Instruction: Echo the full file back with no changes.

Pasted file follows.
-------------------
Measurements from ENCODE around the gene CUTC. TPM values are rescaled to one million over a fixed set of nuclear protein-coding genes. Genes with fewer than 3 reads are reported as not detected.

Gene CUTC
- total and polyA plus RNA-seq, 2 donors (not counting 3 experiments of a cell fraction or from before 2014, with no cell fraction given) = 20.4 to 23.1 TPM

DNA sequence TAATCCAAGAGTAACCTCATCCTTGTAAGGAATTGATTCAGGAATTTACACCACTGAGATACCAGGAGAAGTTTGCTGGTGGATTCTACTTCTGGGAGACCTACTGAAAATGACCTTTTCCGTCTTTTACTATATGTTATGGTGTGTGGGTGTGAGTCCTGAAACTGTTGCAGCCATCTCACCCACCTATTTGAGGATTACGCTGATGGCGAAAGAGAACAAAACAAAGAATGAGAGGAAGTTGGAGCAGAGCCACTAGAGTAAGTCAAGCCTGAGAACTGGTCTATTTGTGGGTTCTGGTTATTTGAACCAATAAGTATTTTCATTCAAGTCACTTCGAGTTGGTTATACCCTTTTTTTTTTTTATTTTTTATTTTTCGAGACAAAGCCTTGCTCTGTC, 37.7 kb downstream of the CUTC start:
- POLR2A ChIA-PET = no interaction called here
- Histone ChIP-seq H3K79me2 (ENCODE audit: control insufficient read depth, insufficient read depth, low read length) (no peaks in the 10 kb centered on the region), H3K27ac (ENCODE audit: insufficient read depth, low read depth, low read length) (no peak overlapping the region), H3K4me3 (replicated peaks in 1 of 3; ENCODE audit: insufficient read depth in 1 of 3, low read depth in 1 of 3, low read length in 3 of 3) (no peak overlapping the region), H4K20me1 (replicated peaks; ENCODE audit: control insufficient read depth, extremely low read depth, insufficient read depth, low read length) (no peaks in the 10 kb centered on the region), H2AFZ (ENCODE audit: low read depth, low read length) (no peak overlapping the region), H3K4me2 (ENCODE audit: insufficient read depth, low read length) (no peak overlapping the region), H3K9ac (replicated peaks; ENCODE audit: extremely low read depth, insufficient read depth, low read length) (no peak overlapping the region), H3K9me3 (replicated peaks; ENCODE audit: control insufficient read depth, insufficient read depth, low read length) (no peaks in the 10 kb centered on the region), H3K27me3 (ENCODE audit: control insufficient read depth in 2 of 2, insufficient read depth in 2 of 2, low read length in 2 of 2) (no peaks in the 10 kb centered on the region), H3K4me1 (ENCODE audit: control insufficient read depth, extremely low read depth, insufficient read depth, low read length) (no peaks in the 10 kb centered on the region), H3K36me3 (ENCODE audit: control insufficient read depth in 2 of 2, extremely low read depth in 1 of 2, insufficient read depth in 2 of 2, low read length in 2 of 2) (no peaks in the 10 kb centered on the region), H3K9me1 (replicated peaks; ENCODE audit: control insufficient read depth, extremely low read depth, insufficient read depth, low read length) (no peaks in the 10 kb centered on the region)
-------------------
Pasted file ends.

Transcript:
Measurements from ENCODE around the gene CUTC. TPM values are rescaled to one million over a fixed set of nuclear protein-coding genes. Genes with fewer than 3 reads are reported as not detected.

Gene CUTC
- total and polyA plus RNA-seq, 2 donors (not counting 3 experiments of a cell fraction or from before 2014, with no cell fraction given) = 20.4 to 23.1 TPM

DNA sequence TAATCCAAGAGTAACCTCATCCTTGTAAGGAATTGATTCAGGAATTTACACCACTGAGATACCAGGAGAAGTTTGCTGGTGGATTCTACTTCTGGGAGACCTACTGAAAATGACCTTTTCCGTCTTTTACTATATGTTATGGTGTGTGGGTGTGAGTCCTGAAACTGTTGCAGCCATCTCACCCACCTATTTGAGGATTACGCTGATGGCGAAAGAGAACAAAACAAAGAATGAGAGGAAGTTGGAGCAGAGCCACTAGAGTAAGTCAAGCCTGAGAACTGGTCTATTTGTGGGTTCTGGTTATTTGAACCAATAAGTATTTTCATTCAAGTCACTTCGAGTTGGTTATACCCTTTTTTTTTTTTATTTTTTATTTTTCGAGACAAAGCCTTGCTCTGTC, 37.7 kb downstream of the CUTC start:
- POLR2A ChIA-PET = no interaction called here
- Histone ChIP-seq H3K79me2 (ENCODE audit: control insufficient read depth, insufficient read depth, low read length) (no peaks in the 10 kb centered on the region), H3K27ac (ENCODE audit: insufficient read depth, low read depth, low read length) (no peak overlapping the region), H3K4me3 (replicated peaks in 1 of 3; ENCODE audit: insufficient read depth in 1 of 3, low read depth in 1 of 3, low read length in 3 of 3) (no peak overlapping the region), H4K20me1 (replicated peaks; ENCODE audit: control insufficient read depth, extremely low read depth, insufficient read depth, low read length) (no peaks in the 10 kb centered on the region), H2AFZ (ENCODE audit: low read depth, low read length) (no peak overlapping the region), H3K4me2 (ENCODE audit: insufficient read depth, low read length) (no peak overlapping the region), H3K9ac (replicated peaks; ENCODE audit: extremely low read depth, insufficient read depth, low read length) (no peak overlapping the region), H3K9me3 (replicated peaks; ENCODE audit: control insufficient read depth, insufficient read depth, low read length) (no peaks in the 10 kb centered on the region), H3K27me3 (ENCODE audit: control insufficient read depth in 2 of 2, insufficient read depth in 2 of 2, low read length in 2 of 2) (no peaks in the 10 kb centered on the region), H3K4me1 (ENCODE audit: control insufficient read depth, extremely low read depth, insufficient read depth, low read length) (no peaks in the 10 kb centered on the region), H3K36me3 (ENCODE audit: control insufficient read depth in 2 of 2, extremely low read depth in 1 of 2, insufficient read depth in 2 of 2, low read length in 2 of 2) (no peaks in the 10 kb centered on the region), H3K9me1 (replicated peaks; ENCODE audit: control insufficient read depth, extremely low read depth, insufficient read depth, low read length) (no peaks in the 10 kb centered on the region)